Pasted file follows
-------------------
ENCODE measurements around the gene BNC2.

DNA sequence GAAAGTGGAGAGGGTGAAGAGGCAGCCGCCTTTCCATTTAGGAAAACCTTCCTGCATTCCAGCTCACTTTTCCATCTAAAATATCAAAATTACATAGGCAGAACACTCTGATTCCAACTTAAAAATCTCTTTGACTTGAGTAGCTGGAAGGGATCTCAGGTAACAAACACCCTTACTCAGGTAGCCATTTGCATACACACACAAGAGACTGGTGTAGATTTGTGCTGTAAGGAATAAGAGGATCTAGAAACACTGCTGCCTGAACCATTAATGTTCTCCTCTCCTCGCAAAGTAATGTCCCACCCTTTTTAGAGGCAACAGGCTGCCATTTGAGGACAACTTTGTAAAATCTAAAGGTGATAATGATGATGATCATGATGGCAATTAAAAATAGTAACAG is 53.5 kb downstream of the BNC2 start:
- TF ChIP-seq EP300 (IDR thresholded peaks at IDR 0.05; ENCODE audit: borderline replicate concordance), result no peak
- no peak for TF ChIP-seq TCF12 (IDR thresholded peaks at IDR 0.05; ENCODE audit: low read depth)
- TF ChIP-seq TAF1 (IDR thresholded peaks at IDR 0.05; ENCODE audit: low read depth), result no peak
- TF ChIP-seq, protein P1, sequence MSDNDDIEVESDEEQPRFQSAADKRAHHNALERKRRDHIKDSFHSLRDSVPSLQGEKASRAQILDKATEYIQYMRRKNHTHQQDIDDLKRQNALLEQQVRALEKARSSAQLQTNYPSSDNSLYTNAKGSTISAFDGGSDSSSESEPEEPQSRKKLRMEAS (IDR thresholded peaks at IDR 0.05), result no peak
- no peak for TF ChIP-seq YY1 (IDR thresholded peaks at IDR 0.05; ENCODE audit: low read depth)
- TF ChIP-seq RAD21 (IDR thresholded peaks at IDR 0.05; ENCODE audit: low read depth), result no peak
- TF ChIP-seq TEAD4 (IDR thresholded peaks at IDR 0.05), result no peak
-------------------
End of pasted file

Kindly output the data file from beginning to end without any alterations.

ENCODE measurements around the gene BNC2.

DNA sequence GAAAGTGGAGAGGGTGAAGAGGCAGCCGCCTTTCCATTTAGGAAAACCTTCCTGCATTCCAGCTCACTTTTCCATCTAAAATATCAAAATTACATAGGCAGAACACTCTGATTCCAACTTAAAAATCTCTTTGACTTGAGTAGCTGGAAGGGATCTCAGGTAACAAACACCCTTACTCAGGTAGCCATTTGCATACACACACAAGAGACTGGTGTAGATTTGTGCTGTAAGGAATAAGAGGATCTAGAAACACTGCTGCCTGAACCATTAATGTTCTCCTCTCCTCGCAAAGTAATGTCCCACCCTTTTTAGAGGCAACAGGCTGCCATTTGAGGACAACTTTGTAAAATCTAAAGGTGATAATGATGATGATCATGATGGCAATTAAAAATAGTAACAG is 53.5 kb downstream of the BNC2 start:
- TF ChIP-seq EP300 (IDR thresholded peaks at IDR 0.05; ENCODE audit: borderline replicate concordance), result no peak
- no peak for TF ChIP-seq TCF12 (IDR thresholded peaks at IDR 0.05; ENCODE audit: low read depth)
- TF ChIP-seq TAF1 (IDR thresholded peaks at IDR 0.05; ENCODE audit: low read depth), result no peak
- TF ChIP-seq, protein P1, sequence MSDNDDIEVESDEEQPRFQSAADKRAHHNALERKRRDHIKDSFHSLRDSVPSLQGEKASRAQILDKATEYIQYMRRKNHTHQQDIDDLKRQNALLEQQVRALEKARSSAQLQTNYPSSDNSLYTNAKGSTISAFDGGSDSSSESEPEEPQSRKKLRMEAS (IDR thresholded peaks at IDR 0.05), result no peak
- no peak for TF ChIP-seq YY1 (IDR thresholded peaks at IDR 0.05; ENCODE audit: low read depth)
- TF ChIP-seq RAD21 (IDR thresholded peaks at IDR 0.05; ENCODE audit: low read depth), result no peak
- TF ChIP-seq TEAD4 (IDR thresholded peaks at IDR 0.05), result no peak